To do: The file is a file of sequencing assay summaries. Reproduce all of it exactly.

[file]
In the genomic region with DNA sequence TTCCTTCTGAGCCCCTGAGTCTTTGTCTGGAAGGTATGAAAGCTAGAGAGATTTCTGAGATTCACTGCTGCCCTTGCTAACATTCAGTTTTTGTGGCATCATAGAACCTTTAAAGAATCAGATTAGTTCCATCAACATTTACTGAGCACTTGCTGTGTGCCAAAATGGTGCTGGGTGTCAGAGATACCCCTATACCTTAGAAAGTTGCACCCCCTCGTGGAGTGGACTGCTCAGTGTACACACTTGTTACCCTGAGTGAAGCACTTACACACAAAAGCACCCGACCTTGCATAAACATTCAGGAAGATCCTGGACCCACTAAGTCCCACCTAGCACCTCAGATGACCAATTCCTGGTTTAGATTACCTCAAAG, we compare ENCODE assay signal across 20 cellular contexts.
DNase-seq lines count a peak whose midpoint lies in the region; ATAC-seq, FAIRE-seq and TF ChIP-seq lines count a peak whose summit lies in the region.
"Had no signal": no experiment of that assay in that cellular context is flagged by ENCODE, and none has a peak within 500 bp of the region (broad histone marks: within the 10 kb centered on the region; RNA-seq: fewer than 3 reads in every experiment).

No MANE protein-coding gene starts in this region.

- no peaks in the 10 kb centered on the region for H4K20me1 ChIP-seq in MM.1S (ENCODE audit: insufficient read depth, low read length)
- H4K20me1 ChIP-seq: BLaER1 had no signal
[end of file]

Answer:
In the genomic region with DNA sequence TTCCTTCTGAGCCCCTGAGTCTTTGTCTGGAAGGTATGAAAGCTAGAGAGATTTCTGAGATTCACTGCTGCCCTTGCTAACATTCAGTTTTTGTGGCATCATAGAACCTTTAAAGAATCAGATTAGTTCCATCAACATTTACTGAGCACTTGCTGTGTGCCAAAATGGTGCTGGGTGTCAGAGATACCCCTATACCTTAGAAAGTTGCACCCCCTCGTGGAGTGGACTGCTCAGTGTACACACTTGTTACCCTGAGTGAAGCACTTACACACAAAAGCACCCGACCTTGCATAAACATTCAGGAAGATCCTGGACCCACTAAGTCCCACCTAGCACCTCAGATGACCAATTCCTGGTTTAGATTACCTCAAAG, we compare ENCODE assay signal across 20 cellular contexts.
DNase-seq lines count a peak whose midpoint lies in the region; ATAC-seq, FAIRE-seq and TF ChIP-seq lines count a peak whose summit lies in the region.
"Had no signal": no experiment of that assay in that cellular context is flagged by ENCODE, and none has a peak within 500 bp of the region (broad histone marks: within the 10 kb centered on the region; RNA-seq: fewer than 3 reads in every experiment).

No MANE protein-coding gene starts in this region.

- no peaks in the 10 kb centered on the region for H4K20me1 ChIP-seq in MM.1S (ENCODE audit: insufficient read depth, low read length)
- H4K20me1 ChIP-seq: BLaER1 had no signal